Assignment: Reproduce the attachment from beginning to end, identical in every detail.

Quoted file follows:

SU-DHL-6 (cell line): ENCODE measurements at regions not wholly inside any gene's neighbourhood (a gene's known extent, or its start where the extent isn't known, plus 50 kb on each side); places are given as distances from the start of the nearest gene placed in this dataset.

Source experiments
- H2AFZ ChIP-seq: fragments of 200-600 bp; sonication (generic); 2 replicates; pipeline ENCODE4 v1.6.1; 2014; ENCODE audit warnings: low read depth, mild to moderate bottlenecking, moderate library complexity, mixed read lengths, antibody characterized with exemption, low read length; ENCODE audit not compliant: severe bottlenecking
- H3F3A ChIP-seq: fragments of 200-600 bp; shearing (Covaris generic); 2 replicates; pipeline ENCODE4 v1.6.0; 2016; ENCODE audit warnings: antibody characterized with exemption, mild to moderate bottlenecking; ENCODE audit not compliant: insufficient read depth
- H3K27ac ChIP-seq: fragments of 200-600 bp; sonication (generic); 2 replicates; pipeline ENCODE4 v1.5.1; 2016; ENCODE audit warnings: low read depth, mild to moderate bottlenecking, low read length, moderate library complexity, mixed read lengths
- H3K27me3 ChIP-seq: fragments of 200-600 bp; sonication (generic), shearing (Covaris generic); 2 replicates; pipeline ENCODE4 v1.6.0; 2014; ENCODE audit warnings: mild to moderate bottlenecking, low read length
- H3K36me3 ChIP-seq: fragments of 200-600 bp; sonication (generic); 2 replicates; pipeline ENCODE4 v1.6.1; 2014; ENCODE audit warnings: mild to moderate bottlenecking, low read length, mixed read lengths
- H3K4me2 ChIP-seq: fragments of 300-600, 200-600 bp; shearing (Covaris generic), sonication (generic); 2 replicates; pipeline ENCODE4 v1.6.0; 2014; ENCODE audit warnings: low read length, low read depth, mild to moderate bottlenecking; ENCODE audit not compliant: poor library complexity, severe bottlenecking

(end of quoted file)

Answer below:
SU-DHL-6 (cell line): ENCODE measurements at regions not wholly inside any gene's neighbourhood (a gene's known extent, or its start where the extent isn't known, plus 50 kb on each side); places are given as distances from the start of the nearest gene placed in this dataset.

Source experiments
- H2AFZ ChIP-seq: fragments of 200-600 bp; sonication (generic); 2 replicates; pipeline ENCODE4 v1.6.1; 2014; ENCODE audit warnings: low read depth, mild to moderate bottlenecking, moderate library complexity, mixed read lengths, antibody characterized with exemption, low read length; ENCODE audit not compliant: severe bottlenecking
- H3F3A ChIP-seq: fragments of 200-600 bp; shearing (Covaris generic); 2 replicates; pipeline ENCODE4 v1.6.0; 2016; ENCODE audit warnings: antibody characterized with exemption, mild to moderate bottlenecking; ENCODE audit not compliant: insufficient read depth
- H3K27ac ChIP-seq: fragments of 200-600 bp; sonication (generic); 2 replicates; pipeline ENCODE4 v1.5.1; 2016; ENCODE audit warnings: low read depth, mild to moderate bottlenecking, low read length, moderate library complexity, mixed read lengths
- H3K27me3 ChIP-seq: fragments of 200-600 bp; sonication (generic), shearing (Covaris generic); 2 replicates; pipeline ENCODE4 v1.6.0; 2014; ENCODE audit warnings: mild to moderate bottlenecking, low read length
- H3K36me3 ChIP-seq: fragments of 200-600 bp; sonication (generic); 2 replicates; pipeline ENCODE4 v1.6.1; 2014; ENCODE audit warnings: mild to moderate bottlenecking, low read length, mixed read lengths
- H3K4me2 ChIP-seq: fragments of 300-600, 200-600 bp; shearing (Covaris generic), sonication (generic); 2 replicates; pipeline ENCODE4 v1.6.0; 2014; ENCODE audit warnings: low read length, low read depth, mild to moderate bottlenecking; ENCODE audit not compliant: poor library complexity, severe bottlenecking